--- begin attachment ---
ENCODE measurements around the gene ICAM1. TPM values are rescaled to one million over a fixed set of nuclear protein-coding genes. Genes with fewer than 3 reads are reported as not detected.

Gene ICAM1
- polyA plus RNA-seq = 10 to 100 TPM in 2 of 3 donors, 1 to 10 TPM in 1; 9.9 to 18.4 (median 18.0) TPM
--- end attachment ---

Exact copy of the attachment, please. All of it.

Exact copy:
ENCODE measurements around the gene ICAM1. TPM values are rescaled to one million over a fixed set of nuclear protein-coding genes. Genes with fewer than 3 reads are reported as not detected.

Gene ICAM1
- polyA plus RNA-seq = 10 to 100 TPM in 2 of 3 donors, 1 to 10 TPM in 1; 9.9 to 18.4 (median 18.0) TPM